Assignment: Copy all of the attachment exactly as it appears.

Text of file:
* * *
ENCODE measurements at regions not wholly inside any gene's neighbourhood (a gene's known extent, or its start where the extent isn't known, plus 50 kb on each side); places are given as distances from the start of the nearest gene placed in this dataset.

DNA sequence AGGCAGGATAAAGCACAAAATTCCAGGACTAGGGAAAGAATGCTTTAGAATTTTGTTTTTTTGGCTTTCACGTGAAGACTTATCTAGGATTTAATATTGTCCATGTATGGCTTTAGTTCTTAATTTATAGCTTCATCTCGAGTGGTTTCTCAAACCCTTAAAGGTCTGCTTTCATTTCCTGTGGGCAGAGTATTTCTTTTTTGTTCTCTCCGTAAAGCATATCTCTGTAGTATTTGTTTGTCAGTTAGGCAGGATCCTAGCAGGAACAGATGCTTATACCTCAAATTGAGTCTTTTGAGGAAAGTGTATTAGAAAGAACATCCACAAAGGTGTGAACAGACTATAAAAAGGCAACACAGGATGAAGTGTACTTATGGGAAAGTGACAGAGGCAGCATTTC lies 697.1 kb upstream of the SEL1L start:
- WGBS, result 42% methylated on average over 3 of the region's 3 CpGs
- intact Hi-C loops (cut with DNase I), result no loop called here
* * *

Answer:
ENCODE measurements at regions not wholly inside any gene's neighbourhood (a gene's known extent, or its start where the extent isn't known, plus 50 kb on each side); places are given as distances from the start of the nearest gene placed in this dataset.

DNA sequence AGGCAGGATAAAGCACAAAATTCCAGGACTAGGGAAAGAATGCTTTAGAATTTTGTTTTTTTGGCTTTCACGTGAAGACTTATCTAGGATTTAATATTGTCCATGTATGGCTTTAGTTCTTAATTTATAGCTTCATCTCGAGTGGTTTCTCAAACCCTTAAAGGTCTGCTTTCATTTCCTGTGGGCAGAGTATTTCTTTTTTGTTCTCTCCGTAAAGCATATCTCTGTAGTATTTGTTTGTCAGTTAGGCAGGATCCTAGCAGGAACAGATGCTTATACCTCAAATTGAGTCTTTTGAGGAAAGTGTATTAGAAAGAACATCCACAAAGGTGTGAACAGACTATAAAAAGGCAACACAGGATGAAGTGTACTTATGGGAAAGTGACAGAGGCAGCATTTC lies 697.1 kb upstream of the SEL1L start:
- WGBS, result 42% methylated on average over 3 of the region's 3 CpGs
- intact Hi-C loops (cut with DNase I), result no loop called here